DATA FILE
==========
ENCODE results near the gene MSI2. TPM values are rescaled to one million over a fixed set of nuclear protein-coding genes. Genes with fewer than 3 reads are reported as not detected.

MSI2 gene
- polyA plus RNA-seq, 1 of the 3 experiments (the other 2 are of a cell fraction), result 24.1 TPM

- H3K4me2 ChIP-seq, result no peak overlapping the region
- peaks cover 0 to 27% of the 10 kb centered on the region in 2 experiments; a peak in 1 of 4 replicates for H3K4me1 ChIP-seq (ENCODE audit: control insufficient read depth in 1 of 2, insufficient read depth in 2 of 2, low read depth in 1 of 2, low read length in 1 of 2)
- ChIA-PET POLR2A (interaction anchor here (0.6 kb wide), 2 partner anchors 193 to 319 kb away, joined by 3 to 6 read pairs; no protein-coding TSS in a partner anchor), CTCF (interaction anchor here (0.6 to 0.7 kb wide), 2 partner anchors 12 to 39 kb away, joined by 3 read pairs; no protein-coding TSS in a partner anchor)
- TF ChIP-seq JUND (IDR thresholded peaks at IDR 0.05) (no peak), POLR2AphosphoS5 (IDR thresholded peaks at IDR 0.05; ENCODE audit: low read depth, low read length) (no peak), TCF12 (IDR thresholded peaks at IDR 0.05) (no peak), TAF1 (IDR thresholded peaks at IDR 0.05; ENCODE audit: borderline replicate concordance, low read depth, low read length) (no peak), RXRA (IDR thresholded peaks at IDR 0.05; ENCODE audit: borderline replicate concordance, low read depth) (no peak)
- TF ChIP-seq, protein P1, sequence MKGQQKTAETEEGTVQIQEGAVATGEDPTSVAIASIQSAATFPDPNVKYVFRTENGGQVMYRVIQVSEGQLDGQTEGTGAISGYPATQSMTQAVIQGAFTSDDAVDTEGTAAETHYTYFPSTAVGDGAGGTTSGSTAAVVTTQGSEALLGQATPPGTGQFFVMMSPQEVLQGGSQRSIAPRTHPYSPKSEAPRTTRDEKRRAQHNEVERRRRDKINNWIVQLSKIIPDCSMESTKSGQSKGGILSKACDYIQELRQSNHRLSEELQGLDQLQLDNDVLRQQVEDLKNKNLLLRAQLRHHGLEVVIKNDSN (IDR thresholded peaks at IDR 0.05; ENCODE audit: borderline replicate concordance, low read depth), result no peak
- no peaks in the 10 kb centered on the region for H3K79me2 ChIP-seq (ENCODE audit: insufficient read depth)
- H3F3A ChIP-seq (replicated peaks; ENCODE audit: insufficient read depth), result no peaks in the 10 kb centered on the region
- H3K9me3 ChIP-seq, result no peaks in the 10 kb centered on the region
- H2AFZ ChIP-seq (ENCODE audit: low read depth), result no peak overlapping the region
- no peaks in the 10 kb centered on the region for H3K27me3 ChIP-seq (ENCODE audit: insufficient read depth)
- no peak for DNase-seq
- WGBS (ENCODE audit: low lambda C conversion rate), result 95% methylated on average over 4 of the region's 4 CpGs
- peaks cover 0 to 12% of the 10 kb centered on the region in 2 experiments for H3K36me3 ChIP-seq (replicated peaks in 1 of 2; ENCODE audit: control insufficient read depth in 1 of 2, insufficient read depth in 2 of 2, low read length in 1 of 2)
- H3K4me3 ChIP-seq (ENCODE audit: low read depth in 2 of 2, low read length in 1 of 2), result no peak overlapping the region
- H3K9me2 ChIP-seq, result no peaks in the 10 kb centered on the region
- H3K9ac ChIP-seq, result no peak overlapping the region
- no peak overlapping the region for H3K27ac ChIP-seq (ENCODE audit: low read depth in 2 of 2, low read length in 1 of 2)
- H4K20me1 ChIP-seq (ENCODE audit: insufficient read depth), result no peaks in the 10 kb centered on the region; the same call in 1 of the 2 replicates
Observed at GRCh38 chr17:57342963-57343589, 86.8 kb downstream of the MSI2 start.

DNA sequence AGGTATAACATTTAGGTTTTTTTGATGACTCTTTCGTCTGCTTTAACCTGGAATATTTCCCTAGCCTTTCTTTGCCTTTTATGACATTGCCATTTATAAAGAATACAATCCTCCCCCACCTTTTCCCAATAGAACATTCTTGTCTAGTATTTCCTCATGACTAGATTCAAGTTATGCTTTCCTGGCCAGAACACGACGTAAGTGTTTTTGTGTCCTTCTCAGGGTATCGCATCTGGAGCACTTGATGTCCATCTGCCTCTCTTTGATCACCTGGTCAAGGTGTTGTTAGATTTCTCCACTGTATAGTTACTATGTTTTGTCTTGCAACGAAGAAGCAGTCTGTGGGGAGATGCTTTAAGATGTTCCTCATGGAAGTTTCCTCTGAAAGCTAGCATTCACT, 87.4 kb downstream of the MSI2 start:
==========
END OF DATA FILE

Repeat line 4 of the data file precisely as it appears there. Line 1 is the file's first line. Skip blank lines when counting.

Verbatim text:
- H3K4me2 ChIP-seq, result no peak overlapping the region